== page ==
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Joe Holleman is a reporter for the St. Louis Post-Dispatch.

Toasted ravioli

The Gateway Arch in St. Louis is the perfect monument to an (almost?) perfect food, the toasted ravioli dripping in meat sauce. Photo by Erik M. Lunsford of the  Post-Dispatch

Will it take someone from (shudder) Chicago to help spread the word that the "t-rav" is the world's greatest fried appetizer?

Clint Worthington of The Takeout — who in his past has defended St. Louis-style pizza — posted an article Sunday proclaiming the superiority of the delectable deep-fried dumplings:

"Look out mozzarella sticks," the article states boldly. "St. Louis-style toasted ravioli is the fried appetizer to beat."

In the article, Worthington goes on to gush: "Forget pizza, forget vertically-sliced bagels — it’s toasted ravioli (and Ted Drewes custard) that St. Louisans can present to the nation with less of an arched brow."

A senior writer at Consequence of Sound, Worthington reveals he attended college at Truman State University and became aware of the t-rav through the many St. Louis kids on the Kirksville campus. 

He even touches on history of the dish, giving proper credit to The Hill neighborhood for its creation, but questioning — as some Hill residents still do — the exact location of the discovery.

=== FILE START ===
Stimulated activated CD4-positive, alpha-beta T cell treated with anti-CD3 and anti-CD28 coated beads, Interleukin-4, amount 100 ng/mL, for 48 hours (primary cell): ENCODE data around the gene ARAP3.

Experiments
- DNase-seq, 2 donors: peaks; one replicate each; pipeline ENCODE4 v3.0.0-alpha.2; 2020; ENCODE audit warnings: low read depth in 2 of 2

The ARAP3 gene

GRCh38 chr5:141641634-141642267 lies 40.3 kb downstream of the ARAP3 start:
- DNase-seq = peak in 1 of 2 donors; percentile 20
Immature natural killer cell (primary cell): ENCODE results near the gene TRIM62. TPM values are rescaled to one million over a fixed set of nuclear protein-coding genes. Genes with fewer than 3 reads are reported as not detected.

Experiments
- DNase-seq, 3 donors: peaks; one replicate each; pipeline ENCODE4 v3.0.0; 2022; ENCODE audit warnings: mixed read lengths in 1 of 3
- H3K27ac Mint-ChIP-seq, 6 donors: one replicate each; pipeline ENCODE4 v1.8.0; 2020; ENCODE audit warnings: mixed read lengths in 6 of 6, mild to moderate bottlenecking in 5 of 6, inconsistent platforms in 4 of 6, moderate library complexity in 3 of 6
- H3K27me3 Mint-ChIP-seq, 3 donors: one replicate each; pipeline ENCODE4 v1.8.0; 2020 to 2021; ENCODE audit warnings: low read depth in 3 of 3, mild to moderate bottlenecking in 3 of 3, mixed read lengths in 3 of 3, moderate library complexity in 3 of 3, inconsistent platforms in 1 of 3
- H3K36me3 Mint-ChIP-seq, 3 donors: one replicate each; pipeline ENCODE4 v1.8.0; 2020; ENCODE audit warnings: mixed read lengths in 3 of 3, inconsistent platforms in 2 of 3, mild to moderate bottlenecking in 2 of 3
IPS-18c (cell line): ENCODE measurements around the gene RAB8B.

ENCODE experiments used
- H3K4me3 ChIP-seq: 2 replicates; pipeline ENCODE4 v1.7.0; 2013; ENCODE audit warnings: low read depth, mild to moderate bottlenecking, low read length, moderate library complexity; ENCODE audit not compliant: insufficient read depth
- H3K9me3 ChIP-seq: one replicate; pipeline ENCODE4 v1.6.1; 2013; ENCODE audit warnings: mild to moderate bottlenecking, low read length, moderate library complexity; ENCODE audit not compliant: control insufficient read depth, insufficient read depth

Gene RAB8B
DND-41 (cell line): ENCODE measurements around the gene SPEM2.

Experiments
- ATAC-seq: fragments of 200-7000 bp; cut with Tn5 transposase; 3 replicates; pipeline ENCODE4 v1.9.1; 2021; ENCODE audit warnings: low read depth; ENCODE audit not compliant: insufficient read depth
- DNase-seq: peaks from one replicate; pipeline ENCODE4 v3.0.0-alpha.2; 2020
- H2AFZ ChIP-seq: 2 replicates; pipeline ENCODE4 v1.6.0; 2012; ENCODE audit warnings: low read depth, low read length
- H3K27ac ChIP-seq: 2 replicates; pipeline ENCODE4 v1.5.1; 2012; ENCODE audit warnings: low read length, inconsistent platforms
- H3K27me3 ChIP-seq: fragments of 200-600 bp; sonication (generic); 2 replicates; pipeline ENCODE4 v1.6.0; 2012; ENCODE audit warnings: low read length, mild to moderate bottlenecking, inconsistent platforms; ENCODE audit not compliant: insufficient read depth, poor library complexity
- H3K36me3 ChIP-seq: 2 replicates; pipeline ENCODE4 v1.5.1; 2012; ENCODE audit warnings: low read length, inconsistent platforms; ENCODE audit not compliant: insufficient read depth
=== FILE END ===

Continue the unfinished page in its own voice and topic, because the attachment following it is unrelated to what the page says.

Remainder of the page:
In 2010, this bureau extensively researched the issue and found two agreed-upon truths:

The dish emerged at a restaurant owned by Angelo Oldani; and it was the result of a non-Italian cook erroneously dropping the pasta pockets into boiling oil, instead of boiling water.

Some claim the dish started at Angelo's Pasta House (now Charlie Gitto's on the Hill) at 5226 Shaw Avenue. Others say it happened at Oldani's (now Mama's on the Hill and formerly Mama Campisi's) at Edwards Street and Bischoff Avenue, and that Oldani took the dish with him when he later opened Angelo's.

But regardless of the history, Worthington is simply a fan.

"If it’s on the menu, I’ll order it over mozz sticks or onion rings any day," he wrote. "Like pizza, there’s no such thing as bad toasted ravioli."

So tell me, Clint, have you tried the gooey-butter cake?

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